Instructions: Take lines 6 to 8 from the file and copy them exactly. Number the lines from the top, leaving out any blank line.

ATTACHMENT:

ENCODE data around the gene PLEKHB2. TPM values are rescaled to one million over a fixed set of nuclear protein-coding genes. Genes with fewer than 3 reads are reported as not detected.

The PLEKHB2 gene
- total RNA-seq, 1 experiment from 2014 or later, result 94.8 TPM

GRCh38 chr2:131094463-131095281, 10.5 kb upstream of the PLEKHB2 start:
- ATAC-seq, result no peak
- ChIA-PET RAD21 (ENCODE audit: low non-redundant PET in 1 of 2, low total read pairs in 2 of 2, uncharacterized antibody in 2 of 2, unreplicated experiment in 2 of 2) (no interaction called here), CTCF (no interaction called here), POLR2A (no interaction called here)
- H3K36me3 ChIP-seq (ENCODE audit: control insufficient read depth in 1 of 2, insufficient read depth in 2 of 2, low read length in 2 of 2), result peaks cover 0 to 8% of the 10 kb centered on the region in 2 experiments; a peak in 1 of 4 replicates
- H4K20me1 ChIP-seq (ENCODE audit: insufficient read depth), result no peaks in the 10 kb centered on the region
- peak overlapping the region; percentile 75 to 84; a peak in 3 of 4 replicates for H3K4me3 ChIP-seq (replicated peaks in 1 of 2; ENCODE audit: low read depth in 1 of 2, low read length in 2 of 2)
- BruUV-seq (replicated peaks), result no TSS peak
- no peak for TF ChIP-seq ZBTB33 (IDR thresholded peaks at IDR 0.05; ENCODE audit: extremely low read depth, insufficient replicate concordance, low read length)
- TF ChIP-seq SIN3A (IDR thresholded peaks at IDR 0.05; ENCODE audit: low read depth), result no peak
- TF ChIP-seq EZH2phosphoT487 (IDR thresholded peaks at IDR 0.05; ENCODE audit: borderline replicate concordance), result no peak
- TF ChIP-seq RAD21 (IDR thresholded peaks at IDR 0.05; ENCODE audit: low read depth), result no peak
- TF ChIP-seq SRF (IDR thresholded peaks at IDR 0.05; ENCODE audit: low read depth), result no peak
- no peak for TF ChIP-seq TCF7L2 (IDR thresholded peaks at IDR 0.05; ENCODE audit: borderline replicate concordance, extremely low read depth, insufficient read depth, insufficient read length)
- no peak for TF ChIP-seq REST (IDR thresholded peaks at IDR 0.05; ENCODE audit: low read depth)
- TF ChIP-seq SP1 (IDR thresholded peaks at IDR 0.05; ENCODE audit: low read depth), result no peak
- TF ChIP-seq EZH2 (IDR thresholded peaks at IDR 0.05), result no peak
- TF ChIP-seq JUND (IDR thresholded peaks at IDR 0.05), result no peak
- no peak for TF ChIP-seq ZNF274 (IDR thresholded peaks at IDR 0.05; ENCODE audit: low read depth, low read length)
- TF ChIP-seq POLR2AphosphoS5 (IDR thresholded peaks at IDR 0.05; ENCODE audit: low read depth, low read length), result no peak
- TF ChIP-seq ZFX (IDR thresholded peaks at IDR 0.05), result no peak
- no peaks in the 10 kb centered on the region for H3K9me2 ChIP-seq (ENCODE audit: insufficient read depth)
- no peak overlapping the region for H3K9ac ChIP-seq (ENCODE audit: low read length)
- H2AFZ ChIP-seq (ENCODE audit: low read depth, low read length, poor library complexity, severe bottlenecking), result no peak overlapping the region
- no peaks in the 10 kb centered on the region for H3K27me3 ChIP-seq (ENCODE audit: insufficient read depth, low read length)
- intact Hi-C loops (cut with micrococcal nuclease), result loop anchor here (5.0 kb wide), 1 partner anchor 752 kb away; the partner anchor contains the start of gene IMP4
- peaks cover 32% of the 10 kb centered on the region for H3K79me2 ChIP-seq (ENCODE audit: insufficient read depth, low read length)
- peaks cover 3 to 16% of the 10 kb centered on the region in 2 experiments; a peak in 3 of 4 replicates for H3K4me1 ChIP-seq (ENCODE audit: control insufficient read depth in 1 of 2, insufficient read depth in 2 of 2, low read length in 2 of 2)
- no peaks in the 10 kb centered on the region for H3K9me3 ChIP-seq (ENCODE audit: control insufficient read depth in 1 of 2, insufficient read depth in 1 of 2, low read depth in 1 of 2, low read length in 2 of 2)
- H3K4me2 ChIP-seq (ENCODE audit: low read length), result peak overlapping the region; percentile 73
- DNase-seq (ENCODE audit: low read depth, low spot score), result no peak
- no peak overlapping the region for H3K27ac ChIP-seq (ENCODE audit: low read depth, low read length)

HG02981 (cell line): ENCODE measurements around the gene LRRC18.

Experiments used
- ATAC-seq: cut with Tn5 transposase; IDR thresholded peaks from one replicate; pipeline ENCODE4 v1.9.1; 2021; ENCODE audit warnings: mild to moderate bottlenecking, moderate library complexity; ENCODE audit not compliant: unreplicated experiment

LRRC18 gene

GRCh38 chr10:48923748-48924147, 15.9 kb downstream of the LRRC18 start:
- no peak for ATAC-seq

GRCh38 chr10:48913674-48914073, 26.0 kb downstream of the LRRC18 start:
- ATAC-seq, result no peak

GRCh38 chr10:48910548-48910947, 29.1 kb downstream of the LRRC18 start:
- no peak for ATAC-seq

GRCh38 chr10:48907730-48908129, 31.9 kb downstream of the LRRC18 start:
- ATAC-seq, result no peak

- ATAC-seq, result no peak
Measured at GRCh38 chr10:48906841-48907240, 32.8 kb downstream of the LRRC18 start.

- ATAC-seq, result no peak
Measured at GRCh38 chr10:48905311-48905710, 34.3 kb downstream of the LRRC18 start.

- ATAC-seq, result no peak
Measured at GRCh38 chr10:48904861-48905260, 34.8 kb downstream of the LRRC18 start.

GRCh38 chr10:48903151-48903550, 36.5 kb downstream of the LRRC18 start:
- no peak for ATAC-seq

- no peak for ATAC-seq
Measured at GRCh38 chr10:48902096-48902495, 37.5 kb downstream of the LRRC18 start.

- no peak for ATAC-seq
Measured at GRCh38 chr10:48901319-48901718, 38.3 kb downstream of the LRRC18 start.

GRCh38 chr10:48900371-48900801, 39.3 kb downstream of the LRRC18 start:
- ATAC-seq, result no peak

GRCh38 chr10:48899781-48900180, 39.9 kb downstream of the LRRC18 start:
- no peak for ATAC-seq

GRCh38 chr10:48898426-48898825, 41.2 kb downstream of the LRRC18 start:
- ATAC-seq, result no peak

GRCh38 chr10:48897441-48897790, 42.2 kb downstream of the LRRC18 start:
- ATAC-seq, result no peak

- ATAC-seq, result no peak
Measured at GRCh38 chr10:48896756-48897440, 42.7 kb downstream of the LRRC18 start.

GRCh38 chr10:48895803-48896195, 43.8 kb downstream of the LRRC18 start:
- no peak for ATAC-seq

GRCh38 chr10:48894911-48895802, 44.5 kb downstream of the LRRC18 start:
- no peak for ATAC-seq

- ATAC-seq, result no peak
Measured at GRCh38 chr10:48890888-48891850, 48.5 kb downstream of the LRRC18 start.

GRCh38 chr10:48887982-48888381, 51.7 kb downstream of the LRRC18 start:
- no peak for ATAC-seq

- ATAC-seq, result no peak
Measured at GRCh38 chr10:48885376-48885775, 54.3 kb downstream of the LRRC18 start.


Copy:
- ChIA-PET RAD21 (ENCODE audit: low non-redundant PET in 1 of 2, low total read pairs in 2 of 2, uncharacterized antibody in 2 of 2, unreplicated experiment in 2 of 2) (no interaction called here), CTCF (no interaction called here), POLR2A (no interaction called here)
- H3K36me3 ChIP-seq (ENCODE audit: control insufficient read depth in 1 of 2, insufficient read depth in 2 of 2, low read length in 2 of 2), result peaks cover 0 to 8% of the 10 kb centered on the region in 2 experiments; a peak in 1 of 4 replicates
- H4K20me1 ChIP-seq (ENCODE audit: insufficient read depth), result no peaks in the 10 kb centered on the region